To me, there is no difference between schizophrenia and bipolar, other than stigma. People would vastly prefer to publicly announce themselves bipolar, Patty Duke and Carrie Fisher being proof of this. There are vastly far fewer people willing to come out and say they are "schizophrenic". There is a pecking order here. People labelled "schizophrenic" find themselves at the bottom.
The distinctions are artificial from the point of view of treatment. There are no diagnostic tests, no genes have been found, people with these labels get the same meds,and they may find that this year's label of bipolar is next year's schizophrenia, or vice versa. Their diagnosis may even morph into depression.
I say that symptoms are on a continuum and it depends where on the continuum you were last found to earn you the current label.
If you are getting the same meds as the next guy, this should make you very suspicious of these labels and these meds in the first place.
I was heartened when Chris, for a brief flowering moment (his "Prague spring"), was becoming bipolar. This to me showed progress, from being totally incapacitated by existential angst to becoming in your face, annoying, hard to handle, bipolar. It showed a level of emotionalism that he previously hadn't demonstrated. He was becoming more real. He was the same person, though. Had he been taken to the hospital for the first time without his previous psychiatric label, he most likely would be deemed "bipolar".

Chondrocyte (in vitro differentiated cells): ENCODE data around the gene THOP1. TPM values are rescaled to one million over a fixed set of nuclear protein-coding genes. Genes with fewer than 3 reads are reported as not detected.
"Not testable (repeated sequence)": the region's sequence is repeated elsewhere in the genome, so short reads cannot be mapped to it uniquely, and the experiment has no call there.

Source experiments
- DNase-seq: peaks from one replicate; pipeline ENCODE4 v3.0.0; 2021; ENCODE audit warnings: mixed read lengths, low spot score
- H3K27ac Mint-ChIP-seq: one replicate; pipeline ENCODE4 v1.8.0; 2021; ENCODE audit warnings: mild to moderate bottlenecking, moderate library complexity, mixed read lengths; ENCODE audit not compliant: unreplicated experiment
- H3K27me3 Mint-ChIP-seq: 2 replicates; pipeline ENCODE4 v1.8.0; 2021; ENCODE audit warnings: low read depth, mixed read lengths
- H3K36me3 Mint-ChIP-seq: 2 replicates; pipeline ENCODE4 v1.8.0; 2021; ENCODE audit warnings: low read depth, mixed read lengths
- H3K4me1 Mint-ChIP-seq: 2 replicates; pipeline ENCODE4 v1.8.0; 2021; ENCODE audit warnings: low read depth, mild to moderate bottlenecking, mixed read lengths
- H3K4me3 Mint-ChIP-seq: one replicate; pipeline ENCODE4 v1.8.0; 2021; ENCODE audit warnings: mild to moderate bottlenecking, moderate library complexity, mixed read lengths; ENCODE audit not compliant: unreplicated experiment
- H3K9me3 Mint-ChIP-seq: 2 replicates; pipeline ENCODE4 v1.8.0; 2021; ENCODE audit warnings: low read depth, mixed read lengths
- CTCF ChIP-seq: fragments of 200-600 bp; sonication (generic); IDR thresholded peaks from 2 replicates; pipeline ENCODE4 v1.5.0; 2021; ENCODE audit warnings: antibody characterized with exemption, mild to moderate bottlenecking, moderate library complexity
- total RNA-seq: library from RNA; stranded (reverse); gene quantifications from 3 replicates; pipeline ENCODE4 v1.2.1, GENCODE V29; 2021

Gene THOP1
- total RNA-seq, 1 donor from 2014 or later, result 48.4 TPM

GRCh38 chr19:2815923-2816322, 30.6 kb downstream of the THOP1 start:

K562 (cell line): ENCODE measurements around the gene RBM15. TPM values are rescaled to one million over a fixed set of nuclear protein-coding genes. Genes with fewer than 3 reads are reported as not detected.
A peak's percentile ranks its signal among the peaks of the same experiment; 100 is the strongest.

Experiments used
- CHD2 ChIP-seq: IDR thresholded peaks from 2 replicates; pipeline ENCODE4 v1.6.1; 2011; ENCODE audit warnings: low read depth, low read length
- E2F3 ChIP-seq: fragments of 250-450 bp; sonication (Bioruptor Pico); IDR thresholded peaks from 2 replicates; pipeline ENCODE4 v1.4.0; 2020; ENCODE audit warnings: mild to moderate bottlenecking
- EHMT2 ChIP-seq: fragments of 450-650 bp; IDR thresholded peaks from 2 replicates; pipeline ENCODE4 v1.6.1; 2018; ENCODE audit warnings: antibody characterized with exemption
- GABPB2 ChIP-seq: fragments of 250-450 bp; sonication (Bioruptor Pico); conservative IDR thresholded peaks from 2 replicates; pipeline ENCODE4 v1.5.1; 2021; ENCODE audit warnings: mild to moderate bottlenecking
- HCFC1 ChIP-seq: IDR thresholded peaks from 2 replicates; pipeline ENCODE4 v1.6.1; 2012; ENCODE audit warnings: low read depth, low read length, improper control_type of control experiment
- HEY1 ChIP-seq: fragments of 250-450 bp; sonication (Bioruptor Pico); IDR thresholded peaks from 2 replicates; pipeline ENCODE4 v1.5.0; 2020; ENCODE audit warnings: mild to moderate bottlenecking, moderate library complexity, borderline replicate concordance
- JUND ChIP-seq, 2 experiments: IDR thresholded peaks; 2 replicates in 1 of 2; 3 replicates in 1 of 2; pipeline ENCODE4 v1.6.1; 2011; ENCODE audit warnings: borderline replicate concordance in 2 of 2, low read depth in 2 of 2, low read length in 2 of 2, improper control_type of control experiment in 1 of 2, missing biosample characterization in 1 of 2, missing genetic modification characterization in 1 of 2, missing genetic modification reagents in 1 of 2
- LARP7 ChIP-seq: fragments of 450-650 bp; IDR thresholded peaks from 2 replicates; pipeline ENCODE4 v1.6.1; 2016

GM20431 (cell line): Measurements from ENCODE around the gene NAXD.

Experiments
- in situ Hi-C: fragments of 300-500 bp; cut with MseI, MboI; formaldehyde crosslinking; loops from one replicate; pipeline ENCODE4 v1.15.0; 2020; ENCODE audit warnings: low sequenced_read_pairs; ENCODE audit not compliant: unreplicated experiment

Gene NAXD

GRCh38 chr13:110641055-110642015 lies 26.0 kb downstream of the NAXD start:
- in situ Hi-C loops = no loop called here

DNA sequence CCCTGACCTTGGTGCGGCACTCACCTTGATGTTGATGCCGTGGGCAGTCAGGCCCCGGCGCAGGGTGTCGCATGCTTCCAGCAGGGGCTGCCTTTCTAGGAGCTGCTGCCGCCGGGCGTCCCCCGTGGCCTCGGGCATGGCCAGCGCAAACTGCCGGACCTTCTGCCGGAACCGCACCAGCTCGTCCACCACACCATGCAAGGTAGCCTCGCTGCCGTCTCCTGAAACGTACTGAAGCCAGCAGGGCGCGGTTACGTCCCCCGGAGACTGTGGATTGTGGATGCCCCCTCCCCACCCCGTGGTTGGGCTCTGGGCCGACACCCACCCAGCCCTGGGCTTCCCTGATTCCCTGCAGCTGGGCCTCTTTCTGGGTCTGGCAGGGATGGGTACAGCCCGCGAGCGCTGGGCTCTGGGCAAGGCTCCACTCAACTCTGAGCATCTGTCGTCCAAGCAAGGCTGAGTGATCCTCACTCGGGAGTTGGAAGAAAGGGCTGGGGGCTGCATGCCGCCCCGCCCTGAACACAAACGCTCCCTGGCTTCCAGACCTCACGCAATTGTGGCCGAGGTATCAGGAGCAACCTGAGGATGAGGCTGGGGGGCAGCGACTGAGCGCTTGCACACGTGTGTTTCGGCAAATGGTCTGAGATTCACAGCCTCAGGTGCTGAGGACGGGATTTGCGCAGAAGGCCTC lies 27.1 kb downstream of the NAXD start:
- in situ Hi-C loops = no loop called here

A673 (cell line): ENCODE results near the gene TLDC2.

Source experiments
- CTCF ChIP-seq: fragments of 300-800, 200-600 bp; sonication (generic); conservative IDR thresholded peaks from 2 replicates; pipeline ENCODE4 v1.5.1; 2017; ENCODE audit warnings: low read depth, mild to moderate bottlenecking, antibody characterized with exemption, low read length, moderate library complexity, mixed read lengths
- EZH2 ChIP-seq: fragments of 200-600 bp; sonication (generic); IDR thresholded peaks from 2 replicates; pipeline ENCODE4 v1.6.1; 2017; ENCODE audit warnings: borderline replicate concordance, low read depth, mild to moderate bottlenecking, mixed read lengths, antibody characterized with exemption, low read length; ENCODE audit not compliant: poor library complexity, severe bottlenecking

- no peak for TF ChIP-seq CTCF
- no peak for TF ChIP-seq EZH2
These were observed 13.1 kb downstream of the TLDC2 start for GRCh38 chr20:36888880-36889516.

When you start racking up one or more labels, it's high time to question the science that is supposedly underpinning it all. Think about it. It is extremely cynical of the pharmaceutical companies and completely stupid for the medical profession to pretend there are these distinctions when, in fact, they are handing out the same pills.